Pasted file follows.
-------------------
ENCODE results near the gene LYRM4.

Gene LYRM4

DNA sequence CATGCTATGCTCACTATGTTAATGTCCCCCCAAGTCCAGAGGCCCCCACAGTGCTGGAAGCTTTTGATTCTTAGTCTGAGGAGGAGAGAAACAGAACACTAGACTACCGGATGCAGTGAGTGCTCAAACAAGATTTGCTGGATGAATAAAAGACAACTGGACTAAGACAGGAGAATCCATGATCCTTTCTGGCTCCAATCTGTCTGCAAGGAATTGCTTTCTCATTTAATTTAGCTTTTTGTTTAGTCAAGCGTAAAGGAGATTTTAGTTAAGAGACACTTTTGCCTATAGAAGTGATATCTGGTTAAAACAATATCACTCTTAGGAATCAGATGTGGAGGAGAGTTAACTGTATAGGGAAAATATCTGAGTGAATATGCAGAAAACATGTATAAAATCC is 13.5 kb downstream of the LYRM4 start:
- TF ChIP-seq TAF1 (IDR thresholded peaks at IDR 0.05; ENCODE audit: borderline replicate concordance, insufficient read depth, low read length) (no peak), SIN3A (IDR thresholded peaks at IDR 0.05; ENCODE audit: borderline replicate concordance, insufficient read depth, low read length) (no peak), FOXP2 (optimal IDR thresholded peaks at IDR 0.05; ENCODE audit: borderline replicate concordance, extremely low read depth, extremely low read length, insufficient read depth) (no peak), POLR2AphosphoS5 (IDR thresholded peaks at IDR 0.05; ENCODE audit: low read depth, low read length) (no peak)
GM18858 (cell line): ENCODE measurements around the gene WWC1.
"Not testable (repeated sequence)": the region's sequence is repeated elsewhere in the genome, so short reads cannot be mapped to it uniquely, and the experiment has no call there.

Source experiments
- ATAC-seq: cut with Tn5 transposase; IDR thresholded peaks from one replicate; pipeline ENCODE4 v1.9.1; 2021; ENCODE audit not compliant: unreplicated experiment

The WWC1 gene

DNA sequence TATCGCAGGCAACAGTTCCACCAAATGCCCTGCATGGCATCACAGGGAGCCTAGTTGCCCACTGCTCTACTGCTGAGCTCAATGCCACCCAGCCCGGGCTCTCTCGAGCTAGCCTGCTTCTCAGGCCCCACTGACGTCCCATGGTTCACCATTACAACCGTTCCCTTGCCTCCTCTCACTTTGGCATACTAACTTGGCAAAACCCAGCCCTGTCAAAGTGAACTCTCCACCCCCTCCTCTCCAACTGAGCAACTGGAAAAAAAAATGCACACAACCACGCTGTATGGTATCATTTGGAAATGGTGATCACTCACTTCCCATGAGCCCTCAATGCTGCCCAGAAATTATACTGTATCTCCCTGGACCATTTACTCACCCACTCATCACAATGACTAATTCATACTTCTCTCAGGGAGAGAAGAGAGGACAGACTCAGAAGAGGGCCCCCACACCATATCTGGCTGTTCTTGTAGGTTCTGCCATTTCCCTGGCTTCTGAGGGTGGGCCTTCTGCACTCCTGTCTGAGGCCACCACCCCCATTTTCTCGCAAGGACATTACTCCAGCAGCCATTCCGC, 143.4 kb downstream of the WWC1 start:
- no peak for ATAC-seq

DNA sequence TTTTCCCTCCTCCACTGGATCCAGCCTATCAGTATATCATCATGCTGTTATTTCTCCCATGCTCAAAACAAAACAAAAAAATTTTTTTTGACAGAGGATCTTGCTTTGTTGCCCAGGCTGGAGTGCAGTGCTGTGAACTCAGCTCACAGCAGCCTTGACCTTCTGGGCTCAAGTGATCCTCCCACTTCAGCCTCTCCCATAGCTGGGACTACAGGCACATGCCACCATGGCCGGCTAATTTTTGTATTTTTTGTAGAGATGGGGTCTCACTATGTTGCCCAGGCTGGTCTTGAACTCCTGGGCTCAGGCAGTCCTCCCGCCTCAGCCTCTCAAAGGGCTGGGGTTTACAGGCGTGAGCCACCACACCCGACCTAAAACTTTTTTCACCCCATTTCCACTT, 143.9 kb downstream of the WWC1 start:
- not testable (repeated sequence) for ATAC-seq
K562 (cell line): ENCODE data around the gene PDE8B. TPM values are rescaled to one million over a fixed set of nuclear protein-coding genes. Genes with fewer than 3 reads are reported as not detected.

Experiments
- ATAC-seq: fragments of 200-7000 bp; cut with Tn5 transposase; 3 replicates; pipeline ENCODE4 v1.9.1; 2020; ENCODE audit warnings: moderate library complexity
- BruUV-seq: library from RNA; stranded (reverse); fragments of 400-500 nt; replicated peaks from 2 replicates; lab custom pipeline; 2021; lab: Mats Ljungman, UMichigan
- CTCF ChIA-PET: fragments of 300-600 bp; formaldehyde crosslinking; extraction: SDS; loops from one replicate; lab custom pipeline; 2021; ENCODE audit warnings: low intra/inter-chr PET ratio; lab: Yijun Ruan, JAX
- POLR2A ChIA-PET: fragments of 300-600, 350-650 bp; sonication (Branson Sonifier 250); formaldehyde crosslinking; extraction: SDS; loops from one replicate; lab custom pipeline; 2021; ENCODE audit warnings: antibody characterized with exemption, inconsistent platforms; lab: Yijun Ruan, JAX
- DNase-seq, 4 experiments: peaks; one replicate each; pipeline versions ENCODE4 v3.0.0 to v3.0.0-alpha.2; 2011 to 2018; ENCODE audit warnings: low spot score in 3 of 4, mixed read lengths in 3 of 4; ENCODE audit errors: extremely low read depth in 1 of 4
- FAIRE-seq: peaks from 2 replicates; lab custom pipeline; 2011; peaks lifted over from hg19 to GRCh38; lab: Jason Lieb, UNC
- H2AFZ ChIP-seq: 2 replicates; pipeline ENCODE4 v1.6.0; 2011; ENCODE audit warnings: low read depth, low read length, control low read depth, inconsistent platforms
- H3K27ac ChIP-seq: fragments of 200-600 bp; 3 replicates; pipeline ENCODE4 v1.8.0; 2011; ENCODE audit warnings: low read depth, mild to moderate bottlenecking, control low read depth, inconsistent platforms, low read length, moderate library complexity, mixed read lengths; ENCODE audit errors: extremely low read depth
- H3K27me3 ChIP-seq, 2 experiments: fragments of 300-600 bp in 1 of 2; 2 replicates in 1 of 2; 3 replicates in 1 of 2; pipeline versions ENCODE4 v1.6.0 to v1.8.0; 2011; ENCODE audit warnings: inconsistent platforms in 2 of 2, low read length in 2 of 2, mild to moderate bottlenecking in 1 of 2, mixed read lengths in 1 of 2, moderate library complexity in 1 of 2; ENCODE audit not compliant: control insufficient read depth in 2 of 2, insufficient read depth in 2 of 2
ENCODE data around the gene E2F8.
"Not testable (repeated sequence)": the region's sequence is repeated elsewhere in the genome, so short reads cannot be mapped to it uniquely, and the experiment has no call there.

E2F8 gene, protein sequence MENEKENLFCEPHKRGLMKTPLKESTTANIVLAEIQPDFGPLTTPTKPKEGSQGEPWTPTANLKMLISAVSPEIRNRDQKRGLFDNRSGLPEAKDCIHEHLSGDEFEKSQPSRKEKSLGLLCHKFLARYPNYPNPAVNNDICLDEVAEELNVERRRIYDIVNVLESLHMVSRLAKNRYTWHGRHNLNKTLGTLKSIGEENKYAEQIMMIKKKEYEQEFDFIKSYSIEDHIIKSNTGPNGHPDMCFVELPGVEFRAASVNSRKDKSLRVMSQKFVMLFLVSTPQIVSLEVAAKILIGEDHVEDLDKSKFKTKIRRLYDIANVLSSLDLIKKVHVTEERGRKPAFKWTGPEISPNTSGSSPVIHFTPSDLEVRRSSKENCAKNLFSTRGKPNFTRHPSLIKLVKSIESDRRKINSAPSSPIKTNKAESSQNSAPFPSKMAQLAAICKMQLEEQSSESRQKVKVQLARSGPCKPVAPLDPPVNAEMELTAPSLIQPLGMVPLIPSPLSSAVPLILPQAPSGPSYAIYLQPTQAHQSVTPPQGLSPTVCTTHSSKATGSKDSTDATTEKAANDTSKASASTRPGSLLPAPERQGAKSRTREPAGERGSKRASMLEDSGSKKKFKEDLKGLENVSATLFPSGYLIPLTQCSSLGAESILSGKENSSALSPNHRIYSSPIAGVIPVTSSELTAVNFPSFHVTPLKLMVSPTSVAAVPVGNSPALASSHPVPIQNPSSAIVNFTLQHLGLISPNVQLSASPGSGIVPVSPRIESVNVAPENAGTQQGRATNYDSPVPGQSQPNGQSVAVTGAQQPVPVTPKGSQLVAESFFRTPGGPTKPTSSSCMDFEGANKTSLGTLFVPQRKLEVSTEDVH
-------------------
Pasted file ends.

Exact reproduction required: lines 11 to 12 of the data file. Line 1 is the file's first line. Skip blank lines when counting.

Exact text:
- no peak for ATAC-seq

DNA sequence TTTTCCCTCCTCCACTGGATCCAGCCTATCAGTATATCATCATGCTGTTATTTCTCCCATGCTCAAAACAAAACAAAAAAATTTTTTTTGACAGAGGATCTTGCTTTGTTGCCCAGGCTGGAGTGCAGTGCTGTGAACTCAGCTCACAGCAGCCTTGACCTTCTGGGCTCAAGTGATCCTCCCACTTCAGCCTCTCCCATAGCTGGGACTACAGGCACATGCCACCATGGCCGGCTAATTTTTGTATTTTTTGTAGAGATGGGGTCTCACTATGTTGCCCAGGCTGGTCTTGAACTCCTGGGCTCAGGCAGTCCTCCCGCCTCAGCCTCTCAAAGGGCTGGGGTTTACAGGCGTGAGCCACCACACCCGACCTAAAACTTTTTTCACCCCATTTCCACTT, 143.9 kb downstream of the WWC1 start: